Safety and efficacy of US-approved viscosupplements for knee osteoarthritis: a systematic review and meta-analysis of randomized, saline-controlled trials

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Safety and efficacy of US-approved viscosupplements for knee osteoarthritis: a systematic review and meta-analysis of randomized, saline-controlled trials
Key Take-Away: 

Hyaluronic acid (HA) is an important part of synovial fluid that acts as joint lubricant during shear stress and shock absorber during compressive stress. According to this study, this US-approved viscosupplements for knee osteoarthritis was proved to be beneficial.

Intra-articular injection of hyaluronic acid is a common, yet controversial, therapeutic option for patients with knee osteoarthritis (OA).

ABSTRACT: 
Background: 

Intra-articular injection of hyaluronic acid is a common, yet controversial, therapeutic option for patients with knee osteoarthritis (OA).

The purpose of this research was to determine the safety and efficacy of US-approved viscosupplements for symptomatic knee OA.

Methods: 

We searched MedLine and EMBase for randomized, sham-controlled trials evaluating safety and/or clinical efficacy of US-approved viscosupplements in patients with symptomatic knee OA.

Knee pain severity and knee joint function were assessed at 4 to 13 weeks and 14 to 26 weeks. Safety outcomes included serious adverse events, treatment-related serious adverse events, patient withdrawal, and adverse event-related patient withdrawal occurring at any time during follow-up.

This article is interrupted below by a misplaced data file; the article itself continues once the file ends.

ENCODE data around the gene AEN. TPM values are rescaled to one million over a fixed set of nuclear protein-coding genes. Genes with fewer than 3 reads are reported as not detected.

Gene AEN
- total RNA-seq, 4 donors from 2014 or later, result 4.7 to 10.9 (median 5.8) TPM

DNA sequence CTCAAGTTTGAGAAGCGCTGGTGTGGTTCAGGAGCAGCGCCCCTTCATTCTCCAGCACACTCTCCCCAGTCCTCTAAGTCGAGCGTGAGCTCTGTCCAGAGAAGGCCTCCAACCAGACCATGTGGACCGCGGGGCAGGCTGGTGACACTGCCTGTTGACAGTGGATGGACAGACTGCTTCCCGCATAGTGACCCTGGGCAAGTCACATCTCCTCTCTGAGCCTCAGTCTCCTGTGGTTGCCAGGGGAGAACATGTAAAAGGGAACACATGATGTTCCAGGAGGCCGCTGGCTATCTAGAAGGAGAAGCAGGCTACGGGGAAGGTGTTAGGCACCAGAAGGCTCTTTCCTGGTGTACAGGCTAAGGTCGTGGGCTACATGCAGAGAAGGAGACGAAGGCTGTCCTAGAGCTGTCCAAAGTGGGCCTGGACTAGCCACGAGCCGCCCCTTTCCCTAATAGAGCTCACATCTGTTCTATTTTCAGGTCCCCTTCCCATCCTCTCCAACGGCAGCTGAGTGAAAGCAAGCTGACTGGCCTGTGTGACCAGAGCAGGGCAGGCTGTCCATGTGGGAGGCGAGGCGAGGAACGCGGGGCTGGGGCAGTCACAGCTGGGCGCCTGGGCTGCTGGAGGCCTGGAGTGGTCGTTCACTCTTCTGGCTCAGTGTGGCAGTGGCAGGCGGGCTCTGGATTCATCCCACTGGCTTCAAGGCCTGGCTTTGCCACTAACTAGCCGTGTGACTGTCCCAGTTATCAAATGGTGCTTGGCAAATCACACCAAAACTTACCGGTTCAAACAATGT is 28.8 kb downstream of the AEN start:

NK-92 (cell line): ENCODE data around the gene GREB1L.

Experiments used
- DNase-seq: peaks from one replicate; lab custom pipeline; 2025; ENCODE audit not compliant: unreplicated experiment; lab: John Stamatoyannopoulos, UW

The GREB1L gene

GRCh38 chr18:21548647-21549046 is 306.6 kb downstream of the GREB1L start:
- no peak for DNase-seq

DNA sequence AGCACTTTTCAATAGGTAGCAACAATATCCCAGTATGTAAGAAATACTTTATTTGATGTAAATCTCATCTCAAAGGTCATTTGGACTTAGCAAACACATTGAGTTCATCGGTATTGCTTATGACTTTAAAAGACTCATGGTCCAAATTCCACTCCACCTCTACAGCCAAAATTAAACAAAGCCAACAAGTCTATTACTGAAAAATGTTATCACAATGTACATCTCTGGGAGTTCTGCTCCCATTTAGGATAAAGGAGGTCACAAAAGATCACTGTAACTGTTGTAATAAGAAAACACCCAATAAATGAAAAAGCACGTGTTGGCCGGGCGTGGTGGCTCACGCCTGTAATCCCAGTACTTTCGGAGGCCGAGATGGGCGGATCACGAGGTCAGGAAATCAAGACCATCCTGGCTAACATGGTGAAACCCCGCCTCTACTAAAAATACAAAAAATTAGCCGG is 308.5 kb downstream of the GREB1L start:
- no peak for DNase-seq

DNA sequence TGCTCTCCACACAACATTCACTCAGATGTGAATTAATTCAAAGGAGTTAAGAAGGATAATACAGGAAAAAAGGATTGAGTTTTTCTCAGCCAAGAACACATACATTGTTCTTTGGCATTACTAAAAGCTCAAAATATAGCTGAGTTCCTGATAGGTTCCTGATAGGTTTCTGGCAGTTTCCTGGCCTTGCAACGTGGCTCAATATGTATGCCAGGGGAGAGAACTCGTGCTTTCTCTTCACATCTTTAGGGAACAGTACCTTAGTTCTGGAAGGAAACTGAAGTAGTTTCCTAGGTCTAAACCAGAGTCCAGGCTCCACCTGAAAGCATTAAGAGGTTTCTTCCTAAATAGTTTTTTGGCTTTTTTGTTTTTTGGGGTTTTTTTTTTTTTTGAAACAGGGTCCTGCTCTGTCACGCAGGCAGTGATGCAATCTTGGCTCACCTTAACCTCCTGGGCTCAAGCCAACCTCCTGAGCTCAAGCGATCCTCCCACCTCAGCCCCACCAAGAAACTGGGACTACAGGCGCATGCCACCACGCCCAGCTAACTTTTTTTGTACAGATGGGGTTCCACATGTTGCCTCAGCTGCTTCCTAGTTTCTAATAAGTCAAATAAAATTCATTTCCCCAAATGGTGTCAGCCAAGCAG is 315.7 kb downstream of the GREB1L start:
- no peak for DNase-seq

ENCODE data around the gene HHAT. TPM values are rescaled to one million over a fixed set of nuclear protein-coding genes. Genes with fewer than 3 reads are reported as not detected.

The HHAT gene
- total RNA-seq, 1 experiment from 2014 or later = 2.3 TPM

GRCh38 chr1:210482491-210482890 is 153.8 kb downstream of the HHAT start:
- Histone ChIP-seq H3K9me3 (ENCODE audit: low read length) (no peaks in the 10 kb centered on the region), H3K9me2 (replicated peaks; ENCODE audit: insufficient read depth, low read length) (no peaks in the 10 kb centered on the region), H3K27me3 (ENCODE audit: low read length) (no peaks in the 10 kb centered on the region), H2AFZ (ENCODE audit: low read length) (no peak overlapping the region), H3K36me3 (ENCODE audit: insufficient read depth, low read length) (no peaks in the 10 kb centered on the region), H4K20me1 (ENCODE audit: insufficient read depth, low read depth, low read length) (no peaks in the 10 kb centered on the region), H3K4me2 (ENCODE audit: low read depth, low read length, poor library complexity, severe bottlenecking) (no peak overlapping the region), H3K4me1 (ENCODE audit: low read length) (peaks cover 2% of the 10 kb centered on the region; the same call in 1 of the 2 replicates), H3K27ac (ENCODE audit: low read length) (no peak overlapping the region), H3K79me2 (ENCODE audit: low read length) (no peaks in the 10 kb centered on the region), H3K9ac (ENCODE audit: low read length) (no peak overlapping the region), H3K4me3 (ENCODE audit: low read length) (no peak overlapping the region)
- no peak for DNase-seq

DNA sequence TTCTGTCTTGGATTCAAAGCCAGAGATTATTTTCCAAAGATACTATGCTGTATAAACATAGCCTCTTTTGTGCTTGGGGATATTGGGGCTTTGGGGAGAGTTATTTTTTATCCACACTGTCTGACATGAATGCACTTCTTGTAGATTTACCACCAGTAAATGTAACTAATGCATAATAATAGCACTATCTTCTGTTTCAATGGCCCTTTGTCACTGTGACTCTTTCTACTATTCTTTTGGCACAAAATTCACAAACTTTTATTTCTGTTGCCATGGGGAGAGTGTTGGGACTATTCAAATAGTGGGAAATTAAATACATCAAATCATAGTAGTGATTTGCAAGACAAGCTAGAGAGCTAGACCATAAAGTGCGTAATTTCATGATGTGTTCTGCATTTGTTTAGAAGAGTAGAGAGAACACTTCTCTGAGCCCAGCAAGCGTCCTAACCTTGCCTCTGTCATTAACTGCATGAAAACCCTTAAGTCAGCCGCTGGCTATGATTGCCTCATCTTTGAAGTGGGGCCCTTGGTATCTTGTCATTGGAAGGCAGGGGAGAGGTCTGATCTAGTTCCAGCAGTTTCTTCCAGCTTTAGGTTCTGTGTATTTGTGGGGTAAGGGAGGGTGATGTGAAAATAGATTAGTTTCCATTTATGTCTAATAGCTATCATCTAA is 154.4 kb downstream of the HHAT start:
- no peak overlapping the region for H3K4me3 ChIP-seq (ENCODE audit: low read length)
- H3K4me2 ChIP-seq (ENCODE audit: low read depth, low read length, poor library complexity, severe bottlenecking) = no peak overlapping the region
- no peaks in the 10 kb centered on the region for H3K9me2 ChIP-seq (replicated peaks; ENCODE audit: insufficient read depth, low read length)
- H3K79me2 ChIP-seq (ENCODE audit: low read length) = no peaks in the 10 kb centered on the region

Results: 

A total of 29 studies representing 4,866 unique patients (active: 2,673, control: 2,193) were included. All sham-controlled trials used saline injections as a control.

Viscosupplementation resulted in very large treatment effects between 4 and 26 weeks for knee pain and function compared to preinjection values, with standardized mean difference values ranging from 1.07 to 1.37 (all P<0.001). Compared to controls, standardized mean difference with viscosupplementation ranged from 0.38 to 0.43 for knee pain and 0.32 to 0.34 for knee function (all P<0.001). There were no statistically significant differences between viscosupplementation and controls for any safety outcome, with absolute risk differences of 0.7% (95% confidence interval [CI]: –0.2 to 1.5%) for serious adverse events, 0% (95% CI: –0.4 to 0.4%) for treatment-related serious adverse events, 0% (95% CI: –1.6 to 1.6%) for patient withdrawal, and 0.2% (95% CI: –0.4 to 0.8%) for adverse event-related patient withdrawal.

Conclusion: 

Intra-articular injection of US-approved viscosupplements is safe and efficacious through 26 weeks in patients with symptomatic knee OA.

J Pain Res. 2015 May 7;8:217-28
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